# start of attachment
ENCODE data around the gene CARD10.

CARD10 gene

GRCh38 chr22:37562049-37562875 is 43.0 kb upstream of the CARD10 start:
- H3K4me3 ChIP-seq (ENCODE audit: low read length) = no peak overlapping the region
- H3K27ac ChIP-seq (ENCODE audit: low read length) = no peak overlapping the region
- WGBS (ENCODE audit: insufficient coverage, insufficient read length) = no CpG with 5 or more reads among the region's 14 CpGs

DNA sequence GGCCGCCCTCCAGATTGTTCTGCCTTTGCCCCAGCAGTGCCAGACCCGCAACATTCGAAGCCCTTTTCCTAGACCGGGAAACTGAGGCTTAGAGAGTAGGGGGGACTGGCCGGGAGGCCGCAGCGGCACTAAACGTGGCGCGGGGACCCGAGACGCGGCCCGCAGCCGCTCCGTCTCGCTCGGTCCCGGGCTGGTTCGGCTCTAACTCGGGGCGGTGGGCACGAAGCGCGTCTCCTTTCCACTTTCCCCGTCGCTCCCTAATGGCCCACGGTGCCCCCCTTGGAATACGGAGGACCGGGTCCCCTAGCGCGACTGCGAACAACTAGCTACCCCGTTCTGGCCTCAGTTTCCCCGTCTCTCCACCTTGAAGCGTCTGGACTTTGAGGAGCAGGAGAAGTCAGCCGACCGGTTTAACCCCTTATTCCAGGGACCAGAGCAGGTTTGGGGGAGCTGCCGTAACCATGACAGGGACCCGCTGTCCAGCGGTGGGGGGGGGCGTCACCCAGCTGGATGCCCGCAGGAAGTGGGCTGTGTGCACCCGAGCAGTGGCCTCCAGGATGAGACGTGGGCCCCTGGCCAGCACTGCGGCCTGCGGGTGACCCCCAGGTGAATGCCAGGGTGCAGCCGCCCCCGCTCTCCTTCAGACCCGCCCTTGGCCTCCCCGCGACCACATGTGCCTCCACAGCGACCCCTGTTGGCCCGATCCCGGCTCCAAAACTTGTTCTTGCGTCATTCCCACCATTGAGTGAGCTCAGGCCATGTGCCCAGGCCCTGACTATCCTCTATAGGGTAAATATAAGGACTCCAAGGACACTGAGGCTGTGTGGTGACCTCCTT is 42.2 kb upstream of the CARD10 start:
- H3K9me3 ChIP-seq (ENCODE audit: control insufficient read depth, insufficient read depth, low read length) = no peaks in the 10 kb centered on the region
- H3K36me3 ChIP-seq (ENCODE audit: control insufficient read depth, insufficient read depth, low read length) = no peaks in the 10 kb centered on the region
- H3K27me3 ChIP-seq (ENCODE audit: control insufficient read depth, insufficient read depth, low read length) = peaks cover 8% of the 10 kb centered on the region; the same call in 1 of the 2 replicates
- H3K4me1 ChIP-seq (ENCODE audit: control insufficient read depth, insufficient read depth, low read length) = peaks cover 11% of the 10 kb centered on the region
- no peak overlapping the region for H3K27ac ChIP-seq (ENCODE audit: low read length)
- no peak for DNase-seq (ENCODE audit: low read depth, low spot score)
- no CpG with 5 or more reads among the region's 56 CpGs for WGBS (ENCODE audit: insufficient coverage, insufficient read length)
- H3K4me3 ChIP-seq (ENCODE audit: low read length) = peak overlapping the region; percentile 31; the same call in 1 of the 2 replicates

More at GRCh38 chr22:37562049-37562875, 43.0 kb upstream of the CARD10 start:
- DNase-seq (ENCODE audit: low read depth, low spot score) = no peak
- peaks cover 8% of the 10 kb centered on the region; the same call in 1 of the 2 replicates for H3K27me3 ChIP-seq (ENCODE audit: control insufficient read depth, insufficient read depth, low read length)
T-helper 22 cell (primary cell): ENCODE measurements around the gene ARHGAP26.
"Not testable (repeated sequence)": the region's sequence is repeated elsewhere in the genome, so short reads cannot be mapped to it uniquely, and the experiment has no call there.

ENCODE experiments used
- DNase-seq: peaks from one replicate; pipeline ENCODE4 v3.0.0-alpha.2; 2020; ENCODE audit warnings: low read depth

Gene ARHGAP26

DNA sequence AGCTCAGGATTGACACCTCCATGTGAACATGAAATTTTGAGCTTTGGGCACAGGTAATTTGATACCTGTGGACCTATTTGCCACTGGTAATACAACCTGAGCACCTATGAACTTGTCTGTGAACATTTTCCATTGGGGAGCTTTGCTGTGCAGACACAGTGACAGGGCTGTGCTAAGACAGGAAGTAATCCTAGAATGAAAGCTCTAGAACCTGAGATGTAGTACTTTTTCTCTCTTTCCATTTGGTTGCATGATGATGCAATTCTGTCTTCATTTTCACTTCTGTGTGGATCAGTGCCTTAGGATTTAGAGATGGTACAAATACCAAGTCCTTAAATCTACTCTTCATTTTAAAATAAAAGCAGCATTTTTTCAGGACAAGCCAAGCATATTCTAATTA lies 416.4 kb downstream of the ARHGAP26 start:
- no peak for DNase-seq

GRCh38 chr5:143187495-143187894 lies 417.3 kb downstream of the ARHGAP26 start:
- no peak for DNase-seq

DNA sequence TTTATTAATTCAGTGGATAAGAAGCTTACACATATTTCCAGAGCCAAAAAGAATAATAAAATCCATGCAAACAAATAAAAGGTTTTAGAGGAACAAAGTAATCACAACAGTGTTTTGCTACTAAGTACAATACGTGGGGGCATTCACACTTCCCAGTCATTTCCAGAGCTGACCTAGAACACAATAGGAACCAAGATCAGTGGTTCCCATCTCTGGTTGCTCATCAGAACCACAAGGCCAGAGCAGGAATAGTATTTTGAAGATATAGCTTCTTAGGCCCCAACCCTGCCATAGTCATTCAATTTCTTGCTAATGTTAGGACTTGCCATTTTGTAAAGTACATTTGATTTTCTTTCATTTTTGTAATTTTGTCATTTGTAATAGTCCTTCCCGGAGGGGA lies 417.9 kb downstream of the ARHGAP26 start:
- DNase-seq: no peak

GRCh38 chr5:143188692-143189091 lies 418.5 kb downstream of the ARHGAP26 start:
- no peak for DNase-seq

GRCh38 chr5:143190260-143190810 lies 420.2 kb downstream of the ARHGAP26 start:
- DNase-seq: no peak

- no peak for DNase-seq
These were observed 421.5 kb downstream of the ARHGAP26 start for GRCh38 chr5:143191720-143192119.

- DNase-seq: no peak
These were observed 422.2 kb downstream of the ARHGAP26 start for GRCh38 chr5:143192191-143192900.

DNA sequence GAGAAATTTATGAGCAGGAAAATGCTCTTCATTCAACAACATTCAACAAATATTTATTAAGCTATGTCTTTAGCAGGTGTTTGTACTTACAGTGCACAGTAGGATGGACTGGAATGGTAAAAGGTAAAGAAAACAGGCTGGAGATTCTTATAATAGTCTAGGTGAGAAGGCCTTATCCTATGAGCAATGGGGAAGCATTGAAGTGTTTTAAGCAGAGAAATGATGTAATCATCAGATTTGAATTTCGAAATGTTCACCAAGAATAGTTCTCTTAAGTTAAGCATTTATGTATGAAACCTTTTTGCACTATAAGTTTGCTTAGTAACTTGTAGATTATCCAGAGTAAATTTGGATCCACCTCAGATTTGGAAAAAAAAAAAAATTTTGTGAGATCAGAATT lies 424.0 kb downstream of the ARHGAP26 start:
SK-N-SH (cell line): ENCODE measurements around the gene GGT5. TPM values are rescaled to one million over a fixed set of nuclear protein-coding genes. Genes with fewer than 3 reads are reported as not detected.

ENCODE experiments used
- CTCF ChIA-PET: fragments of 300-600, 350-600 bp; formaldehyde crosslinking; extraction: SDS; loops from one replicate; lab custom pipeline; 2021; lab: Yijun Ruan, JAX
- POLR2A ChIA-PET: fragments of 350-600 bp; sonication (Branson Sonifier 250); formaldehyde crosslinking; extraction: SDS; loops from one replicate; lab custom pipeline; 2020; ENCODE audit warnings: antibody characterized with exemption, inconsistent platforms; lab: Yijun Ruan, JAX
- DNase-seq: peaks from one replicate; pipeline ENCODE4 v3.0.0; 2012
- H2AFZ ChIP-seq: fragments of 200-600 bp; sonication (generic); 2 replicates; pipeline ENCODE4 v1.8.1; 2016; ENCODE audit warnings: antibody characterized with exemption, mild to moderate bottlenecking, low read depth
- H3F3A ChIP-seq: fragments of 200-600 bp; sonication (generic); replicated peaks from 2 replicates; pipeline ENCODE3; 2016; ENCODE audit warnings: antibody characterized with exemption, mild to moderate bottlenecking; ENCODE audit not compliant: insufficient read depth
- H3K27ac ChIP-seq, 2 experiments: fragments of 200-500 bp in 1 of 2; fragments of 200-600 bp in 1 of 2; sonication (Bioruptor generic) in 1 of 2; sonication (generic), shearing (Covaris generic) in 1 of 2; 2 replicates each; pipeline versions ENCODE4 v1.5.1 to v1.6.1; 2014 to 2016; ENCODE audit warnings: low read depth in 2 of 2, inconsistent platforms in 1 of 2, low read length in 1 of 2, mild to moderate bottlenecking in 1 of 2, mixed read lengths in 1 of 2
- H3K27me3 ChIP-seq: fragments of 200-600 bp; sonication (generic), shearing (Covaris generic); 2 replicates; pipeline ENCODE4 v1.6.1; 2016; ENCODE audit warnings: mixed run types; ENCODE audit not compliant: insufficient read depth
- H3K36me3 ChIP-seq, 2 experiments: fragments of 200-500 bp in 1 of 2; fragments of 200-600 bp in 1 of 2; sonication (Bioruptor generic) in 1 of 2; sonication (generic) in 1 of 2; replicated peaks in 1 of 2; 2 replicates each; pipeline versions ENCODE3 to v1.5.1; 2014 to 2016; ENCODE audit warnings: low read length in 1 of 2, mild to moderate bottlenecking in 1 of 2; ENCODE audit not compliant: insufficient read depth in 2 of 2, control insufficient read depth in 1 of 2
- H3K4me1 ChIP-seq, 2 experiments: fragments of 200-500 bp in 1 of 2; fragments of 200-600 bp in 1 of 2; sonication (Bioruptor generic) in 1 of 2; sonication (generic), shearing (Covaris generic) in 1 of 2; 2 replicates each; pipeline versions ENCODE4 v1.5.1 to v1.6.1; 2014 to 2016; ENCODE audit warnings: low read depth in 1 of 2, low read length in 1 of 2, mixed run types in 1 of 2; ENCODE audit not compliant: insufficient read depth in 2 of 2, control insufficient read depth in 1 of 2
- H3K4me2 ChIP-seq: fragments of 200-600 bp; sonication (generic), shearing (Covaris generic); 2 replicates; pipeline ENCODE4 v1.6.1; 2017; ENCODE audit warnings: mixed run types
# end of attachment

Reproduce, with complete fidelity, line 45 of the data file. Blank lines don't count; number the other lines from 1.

- H3F3A ChIP-seq: fragments of 200-600 bp; sonication (generic); replicated peaks from 2 replicates; pipeline ENCODE3; 2016; ENCODE audit warnings: antibody characterized with exemption, mild to moderate bottlenecking; ENCODE audit not compliant: insufficient read depth